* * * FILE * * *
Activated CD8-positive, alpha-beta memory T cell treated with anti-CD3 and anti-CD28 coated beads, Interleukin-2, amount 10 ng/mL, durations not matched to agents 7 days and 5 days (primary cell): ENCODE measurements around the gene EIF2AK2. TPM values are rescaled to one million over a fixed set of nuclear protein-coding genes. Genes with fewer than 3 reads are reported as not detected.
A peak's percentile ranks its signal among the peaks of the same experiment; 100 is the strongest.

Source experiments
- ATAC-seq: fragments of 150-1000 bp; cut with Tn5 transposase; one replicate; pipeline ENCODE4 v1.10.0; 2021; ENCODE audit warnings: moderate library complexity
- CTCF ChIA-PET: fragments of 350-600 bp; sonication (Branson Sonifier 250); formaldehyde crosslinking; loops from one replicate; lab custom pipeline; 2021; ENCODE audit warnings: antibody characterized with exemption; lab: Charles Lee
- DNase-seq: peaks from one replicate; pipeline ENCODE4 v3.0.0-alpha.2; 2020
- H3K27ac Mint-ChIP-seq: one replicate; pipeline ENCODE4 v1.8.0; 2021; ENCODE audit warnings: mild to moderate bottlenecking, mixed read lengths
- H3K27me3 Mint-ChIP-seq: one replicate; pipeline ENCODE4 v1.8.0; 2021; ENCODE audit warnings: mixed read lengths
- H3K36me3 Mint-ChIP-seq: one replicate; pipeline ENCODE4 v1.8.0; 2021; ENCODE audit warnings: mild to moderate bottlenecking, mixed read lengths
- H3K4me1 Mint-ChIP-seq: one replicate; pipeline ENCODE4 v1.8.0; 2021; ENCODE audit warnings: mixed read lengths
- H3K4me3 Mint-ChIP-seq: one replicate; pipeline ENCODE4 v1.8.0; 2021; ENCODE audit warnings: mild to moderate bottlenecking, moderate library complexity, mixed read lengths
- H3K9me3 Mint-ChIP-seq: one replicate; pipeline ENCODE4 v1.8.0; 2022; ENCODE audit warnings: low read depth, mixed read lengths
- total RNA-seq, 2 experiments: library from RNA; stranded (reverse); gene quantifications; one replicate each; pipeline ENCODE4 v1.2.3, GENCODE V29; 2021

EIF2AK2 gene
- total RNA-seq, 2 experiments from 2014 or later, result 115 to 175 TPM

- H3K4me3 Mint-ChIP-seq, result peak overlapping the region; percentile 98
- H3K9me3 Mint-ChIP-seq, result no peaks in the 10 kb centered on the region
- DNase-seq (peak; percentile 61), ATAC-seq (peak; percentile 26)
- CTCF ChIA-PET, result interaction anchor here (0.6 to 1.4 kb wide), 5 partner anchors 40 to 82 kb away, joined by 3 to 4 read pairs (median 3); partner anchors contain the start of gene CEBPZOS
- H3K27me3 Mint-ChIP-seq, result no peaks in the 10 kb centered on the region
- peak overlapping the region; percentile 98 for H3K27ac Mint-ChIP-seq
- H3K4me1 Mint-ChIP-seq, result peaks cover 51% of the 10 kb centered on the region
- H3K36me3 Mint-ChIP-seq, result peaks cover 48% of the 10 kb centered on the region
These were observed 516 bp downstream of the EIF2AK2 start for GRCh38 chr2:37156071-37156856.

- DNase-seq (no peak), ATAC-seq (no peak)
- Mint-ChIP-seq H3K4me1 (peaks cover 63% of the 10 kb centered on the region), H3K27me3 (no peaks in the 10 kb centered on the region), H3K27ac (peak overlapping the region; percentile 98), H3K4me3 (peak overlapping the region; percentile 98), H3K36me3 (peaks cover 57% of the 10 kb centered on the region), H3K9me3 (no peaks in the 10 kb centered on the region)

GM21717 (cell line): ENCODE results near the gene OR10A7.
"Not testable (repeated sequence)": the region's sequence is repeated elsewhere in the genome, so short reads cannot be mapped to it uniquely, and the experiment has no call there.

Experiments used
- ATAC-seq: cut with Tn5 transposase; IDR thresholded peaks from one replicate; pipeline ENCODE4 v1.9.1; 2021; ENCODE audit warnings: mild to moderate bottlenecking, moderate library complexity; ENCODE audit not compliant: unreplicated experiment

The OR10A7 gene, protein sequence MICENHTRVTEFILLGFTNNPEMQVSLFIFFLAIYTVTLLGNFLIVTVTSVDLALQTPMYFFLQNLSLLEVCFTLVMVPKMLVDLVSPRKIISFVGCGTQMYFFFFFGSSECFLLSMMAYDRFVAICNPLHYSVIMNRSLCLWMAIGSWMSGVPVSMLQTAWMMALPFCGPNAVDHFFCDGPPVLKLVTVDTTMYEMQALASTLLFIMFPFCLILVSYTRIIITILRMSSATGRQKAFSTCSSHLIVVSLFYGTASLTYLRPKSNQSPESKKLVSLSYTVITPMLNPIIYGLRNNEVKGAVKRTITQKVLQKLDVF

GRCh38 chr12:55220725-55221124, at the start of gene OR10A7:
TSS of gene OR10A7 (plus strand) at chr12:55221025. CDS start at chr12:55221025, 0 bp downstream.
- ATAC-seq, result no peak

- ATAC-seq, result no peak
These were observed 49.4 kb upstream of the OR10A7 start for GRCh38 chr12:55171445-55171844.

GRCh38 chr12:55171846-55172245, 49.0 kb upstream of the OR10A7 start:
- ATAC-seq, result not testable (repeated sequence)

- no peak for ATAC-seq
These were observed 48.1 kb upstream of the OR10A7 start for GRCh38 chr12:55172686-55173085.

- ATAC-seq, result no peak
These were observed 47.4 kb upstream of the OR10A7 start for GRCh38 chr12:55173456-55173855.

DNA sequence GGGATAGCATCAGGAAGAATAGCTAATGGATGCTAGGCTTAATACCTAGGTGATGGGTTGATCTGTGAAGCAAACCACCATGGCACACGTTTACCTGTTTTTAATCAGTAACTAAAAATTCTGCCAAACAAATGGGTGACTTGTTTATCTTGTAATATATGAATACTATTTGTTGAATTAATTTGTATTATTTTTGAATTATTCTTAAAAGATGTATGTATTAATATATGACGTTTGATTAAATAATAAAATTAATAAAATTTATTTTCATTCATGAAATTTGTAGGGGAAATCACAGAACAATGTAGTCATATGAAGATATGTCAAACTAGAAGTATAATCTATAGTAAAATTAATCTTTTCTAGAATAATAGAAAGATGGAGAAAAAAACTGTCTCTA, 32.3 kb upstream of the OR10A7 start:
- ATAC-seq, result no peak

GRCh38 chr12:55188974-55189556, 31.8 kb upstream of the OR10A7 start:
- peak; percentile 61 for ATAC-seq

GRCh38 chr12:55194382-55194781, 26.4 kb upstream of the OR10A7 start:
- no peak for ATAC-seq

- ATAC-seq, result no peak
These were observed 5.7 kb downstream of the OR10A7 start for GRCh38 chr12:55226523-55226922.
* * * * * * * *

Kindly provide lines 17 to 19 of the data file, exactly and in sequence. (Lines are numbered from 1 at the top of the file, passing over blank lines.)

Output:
- H3K9me3 Mint-ChIP-seq, result no peaks in the 10 kb centered on the region
- DNase-seq (peak; percentile 61), ATAC-seq (peak; percentile 26)
- CTCF ChIA-PET, result interaction anchor here (0.6 to 1.4 kb wide), 5 partner anchors 40 to 82 kb away, joined by 3 to 4 read pairs (median 3); partner anchors contain the start of gene CEBPZOS